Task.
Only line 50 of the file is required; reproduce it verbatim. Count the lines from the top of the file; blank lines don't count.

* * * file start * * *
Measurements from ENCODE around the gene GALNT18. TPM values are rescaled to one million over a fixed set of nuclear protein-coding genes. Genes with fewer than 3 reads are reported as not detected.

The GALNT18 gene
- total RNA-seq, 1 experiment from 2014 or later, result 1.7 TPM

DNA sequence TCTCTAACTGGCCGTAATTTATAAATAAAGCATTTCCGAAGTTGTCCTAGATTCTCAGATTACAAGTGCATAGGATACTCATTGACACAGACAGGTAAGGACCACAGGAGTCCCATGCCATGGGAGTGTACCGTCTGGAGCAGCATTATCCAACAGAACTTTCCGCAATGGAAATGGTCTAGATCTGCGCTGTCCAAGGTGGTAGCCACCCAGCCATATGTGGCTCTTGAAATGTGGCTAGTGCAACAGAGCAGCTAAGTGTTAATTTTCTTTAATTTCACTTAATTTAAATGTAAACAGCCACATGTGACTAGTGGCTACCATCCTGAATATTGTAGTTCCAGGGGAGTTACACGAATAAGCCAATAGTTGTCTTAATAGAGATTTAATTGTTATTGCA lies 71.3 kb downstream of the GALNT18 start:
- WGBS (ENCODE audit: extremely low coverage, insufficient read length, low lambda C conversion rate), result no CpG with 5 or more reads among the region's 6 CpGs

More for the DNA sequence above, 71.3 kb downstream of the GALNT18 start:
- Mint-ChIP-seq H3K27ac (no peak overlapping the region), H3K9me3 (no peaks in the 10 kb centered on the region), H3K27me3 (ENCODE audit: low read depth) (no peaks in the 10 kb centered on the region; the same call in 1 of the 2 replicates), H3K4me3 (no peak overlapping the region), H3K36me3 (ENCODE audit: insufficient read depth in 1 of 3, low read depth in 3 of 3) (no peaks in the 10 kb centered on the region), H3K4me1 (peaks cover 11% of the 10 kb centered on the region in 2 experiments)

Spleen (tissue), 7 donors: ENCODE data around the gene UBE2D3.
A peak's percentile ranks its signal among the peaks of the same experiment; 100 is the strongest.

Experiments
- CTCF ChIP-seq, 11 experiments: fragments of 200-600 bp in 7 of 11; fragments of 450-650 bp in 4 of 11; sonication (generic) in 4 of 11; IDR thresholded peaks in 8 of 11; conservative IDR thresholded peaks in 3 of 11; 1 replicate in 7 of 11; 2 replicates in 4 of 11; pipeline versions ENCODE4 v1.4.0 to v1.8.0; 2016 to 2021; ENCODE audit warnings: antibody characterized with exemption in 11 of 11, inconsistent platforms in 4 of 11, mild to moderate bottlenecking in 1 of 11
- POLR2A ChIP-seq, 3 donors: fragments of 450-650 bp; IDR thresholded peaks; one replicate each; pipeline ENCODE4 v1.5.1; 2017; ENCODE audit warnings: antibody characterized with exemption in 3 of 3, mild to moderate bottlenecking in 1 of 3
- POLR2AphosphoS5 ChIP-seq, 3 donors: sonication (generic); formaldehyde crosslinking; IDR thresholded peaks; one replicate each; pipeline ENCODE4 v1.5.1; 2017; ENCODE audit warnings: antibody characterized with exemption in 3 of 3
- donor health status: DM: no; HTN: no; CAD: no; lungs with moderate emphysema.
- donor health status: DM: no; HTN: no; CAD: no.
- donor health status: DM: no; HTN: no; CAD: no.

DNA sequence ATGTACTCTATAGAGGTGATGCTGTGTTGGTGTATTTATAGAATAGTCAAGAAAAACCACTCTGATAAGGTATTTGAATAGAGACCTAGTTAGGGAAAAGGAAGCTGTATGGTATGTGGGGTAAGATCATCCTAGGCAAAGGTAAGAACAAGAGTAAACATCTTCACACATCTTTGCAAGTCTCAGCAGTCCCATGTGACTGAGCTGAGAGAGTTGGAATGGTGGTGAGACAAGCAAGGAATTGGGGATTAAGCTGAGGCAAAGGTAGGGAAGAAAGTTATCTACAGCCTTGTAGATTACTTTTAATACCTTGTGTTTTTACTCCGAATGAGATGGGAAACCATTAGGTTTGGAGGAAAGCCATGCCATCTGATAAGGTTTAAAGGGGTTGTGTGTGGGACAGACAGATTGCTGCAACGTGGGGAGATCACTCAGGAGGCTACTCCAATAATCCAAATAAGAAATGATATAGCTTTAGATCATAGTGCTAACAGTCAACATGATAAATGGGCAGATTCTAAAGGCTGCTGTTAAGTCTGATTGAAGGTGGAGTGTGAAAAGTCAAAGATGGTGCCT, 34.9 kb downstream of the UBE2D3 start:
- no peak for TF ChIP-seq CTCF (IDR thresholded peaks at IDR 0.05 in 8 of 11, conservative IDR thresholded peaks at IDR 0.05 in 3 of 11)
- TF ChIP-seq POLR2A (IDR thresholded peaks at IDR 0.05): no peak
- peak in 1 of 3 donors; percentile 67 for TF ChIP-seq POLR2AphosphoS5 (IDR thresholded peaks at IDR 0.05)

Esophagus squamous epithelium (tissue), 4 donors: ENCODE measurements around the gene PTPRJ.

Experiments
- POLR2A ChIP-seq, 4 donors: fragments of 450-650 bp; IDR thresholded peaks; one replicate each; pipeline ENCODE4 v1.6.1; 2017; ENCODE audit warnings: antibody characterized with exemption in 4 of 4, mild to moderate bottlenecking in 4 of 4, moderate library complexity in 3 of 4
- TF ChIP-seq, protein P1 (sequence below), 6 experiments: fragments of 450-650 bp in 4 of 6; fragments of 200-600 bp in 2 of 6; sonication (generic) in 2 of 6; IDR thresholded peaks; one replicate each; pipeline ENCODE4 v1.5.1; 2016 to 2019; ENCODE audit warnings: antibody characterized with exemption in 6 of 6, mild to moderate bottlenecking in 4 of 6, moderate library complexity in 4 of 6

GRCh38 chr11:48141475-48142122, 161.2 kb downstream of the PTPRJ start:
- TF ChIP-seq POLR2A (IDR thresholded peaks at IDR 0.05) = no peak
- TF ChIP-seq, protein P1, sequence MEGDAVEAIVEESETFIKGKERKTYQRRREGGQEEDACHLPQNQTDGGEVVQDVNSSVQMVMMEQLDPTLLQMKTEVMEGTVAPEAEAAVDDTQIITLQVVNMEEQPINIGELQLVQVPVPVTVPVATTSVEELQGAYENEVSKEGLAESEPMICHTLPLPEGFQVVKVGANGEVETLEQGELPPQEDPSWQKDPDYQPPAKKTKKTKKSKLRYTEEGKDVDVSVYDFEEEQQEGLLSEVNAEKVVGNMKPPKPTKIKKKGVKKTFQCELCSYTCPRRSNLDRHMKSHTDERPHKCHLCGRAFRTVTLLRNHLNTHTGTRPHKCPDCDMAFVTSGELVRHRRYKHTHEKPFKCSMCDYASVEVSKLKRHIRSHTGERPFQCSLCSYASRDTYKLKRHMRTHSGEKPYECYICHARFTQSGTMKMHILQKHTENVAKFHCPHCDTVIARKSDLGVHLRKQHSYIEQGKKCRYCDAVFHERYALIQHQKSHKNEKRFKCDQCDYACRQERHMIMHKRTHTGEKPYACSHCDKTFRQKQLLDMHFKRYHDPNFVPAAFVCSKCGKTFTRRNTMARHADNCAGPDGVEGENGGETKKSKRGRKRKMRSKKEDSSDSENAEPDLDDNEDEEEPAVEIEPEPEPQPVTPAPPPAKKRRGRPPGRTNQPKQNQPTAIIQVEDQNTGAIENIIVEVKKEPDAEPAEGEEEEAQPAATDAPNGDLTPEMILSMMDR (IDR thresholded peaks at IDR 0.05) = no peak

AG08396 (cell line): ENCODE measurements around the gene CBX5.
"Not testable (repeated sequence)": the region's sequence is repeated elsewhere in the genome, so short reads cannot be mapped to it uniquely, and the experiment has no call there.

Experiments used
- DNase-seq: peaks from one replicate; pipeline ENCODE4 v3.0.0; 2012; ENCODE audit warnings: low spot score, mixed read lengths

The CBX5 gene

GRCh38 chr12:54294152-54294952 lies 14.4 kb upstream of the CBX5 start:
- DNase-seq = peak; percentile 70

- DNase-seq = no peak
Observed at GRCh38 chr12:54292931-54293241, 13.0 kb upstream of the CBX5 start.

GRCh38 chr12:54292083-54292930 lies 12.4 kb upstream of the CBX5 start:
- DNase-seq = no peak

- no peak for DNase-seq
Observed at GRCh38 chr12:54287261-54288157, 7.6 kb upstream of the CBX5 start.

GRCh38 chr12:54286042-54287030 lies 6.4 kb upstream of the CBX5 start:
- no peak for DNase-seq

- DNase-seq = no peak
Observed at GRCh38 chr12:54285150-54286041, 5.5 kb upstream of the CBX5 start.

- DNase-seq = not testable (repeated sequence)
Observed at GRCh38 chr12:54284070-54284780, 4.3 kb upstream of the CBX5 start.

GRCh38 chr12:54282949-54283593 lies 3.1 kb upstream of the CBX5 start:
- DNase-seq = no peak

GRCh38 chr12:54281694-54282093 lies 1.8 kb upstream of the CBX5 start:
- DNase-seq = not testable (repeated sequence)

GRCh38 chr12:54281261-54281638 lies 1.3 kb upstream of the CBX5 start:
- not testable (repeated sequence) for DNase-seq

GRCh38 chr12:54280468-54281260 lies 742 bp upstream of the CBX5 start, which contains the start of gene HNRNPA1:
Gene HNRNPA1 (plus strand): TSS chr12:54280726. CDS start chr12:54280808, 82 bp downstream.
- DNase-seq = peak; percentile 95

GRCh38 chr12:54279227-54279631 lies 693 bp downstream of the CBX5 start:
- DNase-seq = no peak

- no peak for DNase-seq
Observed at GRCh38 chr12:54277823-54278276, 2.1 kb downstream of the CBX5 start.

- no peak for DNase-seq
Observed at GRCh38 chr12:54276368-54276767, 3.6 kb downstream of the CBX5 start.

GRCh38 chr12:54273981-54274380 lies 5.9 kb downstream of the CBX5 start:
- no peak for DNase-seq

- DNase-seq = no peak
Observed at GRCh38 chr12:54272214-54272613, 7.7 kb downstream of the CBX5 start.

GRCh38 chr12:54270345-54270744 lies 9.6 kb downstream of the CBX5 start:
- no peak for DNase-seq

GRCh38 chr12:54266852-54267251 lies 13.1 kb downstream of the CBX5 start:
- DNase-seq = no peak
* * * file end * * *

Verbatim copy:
- DNase-seq = not testable (repeated sequence)